UGA engineering students earn spot in finals of national building science competition

LightbulbA team from the University of Georgia College of Engineering has been named a finalist for JUMP into STEM, a building science competition for undergraduate and graduate students at U.S. colleges and universities. Sponsored by the Department of Energy, Oak Ridge National Laboratory and the National Renewable Energy Laboratory, the competition encourages students in science, technology, engineering, and math to share solutions for challenges facing the building science industry.

Working with Athens Area Habitat for Humanity, UGA’s team developed a plan to make residential energy audits more affordable and less intrusive for homeowners. Their proposal won first place in the competition’s Energy Audits for Residential or Commercial Buildings Challenge and earned the team an invitation to the finals Jan. 28-29, 2021. The winners of the final competition will earn a 10-week paid internship at Oak Ridge National Laboratory or the National Renewable Energy Laboratory.

The members of UGA’s team are: Hudson May and Gaspar Pedro, both undergraduate agricultural engineering students, and Gordon Stead, a master’s student in environmental engineering.

Audit team members


“All I had to do for this group was to help them make contact with the right people at Athens Area Habitat for Humanity and let them take over,” said Thomas Lawrence, a professor of practice in the College of Engineering and the team’s advisor. “Their goal was to develop and document a process that was fairly simple and then demonstrate this in practice. They did a great job at both.”

Lawrence advised the students throughout the competition as part of his Sustainable Building Design course.

The team’s winning proposal is designed to streamline the process of energy audits to create a low-cost and simplified system that’s more economically viable and less intrusive for residential clients. To reduce costs and inconvenience for the client, the team’s system minimizes the time energy auditors are required to be on-site. The students’ model includes an online survey, a virtual visit, an analysis of the resident’s energy bills, and a review of real estate and geographic data in the resident’s neighborhood.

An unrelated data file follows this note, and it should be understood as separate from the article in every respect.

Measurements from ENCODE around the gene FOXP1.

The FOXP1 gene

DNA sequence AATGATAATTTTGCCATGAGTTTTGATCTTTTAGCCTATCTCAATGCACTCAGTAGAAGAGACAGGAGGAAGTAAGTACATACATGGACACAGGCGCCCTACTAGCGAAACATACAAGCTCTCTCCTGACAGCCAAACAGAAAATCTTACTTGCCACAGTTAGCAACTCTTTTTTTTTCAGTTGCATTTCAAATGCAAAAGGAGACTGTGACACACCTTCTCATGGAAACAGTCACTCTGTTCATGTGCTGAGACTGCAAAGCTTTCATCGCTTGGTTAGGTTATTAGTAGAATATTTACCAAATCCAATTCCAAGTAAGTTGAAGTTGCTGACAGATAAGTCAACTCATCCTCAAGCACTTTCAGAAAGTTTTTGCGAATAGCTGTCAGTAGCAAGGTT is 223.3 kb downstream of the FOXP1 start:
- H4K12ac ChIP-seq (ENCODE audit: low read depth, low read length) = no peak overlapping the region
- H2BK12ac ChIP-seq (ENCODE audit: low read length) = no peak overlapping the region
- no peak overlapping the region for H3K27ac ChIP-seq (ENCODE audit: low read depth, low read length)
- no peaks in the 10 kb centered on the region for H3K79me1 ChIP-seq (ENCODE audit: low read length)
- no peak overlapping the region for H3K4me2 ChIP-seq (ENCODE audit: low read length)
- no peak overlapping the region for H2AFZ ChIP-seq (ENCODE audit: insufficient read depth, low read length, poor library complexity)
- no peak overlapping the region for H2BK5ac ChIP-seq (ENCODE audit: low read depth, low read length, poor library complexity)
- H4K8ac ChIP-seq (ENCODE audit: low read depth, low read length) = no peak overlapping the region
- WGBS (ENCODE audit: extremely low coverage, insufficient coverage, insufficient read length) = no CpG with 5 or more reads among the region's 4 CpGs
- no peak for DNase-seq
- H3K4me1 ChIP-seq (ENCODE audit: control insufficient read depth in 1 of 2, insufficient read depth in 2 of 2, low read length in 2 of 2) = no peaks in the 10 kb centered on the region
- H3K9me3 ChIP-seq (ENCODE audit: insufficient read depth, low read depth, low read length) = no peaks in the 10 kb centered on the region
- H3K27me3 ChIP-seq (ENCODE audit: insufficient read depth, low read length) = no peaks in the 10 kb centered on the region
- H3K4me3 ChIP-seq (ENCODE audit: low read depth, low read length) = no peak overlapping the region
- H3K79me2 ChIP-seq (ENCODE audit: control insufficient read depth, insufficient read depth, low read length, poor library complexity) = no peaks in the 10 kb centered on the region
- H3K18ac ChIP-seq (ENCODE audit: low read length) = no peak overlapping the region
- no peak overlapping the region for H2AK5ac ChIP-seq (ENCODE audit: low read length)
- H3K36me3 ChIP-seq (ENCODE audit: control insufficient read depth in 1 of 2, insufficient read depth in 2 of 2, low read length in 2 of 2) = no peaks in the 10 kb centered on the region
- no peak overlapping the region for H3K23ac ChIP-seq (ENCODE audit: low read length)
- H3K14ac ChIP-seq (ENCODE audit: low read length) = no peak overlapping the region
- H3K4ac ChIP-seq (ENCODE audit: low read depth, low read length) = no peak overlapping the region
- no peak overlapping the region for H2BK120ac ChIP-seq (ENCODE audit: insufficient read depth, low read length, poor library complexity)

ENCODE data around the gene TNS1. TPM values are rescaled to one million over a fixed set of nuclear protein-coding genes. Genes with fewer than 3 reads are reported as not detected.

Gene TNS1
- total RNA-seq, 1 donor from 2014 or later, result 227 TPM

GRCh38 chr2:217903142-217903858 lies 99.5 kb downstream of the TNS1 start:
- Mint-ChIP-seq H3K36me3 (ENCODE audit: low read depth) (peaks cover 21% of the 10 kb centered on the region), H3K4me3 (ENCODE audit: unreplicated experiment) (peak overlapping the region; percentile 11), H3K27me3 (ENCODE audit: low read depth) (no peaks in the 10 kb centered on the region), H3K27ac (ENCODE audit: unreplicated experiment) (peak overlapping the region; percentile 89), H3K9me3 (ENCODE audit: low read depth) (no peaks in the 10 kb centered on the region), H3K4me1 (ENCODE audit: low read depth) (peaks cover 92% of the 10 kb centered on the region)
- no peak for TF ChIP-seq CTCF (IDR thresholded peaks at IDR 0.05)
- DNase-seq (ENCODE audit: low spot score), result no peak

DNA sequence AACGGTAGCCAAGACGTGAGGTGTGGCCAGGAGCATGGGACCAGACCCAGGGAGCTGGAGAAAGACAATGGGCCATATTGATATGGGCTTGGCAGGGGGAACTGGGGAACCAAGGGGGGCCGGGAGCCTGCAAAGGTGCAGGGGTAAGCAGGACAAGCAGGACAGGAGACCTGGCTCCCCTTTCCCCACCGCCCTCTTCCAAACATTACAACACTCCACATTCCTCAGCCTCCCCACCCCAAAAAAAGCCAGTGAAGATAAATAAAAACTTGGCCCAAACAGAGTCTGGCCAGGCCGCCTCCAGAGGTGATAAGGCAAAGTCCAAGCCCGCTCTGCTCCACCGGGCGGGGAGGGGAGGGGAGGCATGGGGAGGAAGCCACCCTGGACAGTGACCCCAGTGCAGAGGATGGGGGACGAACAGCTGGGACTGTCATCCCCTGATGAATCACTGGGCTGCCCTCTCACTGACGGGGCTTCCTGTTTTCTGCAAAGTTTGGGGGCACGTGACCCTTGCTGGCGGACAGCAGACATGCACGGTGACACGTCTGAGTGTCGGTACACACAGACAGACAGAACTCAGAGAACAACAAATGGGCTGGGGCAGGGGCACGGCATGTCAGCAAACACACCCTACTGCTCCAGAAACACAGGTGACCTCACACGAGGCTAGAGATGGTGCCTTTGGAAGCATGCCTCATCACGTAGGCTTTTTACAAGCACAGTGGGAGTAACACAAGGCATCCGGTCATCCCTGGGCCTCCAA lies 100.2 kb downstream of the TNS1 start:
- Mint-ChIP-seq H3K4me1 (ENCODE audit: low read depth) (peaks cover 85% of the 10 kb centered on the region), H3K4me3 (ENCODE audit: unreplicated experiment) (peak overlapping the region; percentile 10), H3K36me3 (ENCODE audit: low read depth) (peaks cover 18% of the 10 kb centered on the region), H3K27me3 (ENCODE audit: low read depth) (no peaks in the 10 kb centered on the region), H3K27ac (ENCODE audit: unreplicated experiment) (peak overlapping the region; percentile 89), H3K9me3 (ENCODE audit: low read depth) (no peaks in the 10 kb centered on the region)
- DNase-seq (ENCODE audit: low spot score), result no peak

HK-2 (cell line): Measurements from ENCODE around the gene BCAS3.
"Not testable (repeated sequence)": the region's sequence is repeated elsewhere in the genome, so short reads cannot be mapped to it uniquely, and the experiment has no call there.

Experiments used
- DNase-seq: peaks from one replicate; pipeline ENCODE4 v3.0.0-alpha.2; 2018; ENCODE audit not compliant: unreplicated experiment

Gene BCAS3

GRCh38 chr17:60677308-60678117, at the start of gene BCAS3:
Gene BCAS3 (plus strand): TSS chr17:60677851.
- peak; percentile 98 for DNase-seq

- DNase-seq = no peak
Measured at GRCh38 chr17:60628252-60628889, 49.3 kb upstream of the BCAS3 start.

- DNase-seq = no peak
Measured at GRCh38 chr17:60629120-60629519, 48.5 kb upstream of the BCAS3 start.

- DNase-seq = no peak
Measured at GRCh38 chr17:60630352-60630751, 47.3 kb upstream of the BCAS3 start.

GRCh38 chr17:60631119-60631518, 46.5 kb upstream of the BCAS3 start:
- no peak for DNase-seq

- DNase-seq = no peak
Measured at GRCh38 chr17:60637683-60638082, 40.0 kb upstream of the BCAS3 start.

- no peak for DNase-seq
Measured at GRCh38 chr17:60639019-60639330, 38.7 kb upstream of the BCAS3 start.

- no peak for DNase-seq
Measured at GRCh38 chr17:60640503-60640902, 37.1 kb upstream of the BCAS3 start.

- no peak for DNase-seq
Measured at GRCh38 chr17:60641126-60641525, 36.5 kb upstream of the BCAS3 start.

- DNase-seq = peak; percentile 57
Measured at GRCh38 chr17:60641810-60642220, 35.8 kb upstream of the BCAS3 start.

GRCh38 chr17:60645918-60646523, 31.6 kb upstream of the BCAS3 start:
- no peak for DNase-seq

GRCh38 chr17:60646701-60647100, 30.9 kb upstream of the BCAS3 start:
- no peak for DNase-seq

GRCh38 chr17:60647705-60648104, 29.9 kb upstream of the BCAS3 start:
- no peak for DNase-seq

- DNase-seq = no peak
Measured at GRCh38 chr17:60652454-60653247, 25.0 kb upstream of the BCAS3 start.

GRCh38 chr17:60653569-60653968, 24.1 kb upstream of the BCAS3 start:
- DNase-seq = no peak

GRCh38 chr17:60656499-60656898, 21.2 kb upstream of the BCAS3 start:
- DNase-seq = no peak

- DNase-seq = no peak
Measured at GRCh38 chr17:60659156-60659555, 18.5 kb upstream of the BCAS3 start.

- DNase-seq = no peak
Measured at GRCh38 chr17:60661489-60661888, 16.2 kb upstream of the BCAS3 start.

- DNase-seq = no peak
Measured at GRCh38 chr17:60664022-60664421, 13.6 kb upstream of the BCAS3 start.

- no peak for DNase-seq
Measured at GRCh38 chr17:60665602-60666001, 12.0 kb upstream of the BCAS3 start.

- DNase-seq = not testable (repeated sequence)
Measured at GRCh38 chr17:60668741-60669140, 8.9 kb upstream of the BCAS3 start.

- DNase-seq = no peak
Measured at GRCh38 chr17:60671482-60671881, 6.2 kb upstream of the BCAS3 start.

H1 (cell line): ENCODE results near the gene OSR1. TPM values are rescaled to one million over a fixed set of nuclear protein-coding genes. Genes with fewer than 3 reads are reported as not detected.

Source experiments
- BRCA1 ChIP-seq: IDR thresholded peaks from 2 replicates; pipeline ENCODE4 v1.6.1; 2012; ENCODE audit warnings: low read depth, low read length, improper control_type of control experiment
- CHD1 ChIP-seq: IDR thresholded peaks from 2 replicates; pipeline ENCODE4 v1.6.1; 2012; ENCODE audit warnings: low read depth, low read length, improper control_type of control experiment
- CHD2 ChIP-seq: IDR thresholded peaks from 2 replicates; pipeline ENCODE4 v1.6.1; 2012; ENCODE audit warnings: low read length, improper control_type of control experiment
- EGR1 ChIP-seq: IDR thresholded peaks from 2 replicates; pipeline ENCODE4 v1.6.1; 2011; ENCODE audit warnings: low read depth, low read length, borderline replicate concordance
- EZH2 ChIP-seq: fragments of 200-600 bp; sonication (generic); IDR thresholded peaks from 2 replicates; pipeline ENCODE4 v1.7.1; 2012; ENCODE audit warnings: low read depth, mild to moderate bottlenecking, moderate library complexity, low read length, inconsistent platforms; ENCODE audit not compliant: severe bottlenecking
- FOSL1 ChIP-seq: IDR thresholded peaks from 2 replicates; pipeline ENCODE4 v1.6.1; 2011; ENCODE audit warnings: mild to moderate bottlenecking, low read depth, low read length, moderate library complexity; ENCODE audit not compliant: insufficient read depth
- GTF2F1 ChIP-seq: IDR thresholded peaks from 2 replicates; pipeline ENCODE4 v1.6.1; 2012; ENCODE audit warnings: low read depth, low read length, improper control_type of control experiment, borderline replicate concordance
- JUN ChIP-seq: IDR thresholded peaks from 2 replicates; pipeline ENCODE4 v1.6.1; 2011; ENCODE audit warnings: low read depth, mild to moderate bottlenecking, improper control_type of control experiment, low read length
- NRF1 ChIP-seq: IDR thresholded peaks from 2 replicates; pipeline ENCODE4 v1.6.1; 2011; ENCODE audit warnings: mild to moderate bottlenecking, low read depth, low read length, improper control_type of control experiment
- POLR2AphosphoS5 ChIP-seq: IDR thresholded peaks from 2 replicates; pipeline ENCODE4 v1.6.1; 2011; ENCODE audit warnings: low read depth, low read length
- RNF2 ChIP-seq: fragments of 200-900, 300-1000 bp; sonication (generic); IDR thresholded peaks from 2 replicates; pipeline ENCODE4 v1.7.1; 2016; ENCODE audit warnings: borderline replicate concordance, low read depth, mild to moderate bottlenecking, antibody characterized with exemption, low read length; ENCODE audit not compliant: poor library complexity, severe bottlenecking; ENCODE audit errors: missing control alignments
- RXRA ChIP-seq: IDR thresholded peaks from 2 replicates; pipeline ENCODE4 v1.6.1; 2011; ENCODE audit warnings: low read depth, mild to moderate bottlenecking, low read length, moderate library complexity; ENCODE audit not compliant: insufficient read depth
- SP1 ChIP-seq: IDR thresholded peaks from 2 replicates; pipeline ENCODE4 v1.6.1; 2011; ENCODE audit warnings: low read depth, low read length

The students tested their energy audit system in a single-family house owned by an Athens Area Habitat for Humanity client and in an apartment rented by Habitat. The team’s audits suggested both long-term improvements, such as heating and cooling system upgrades, to simpler solutions including wall-hangings and improved insulation.

“It sounds cliched, but working together as a team is always helpful in sharing different skills sets, brainstorming the ideas, and just the enjoyment of working together rather than on your own,” said Stead. “Also, as obvious as it sounds, it is invaluable to take a load of theory which we learn in the very tame environment of the classroom, and then apply it to the real world.  It’s great to see a plan work.”

The JUMP (Join the discussion, Unveil innovation, Make connections, Promote tech-to-market) into STEM challenge, launched by ORNL in 2015 and funded by the Department of Energy’s Building Technologies Office, is organized into a series of three rounds with different topics related to a specific theme. In addition to the Building Energy Audits Challenge won by UGA, this year’s challenges included Grid-Interactive Efficient Buildings and Advanced Building Construction Methods.

By Mike Wooten

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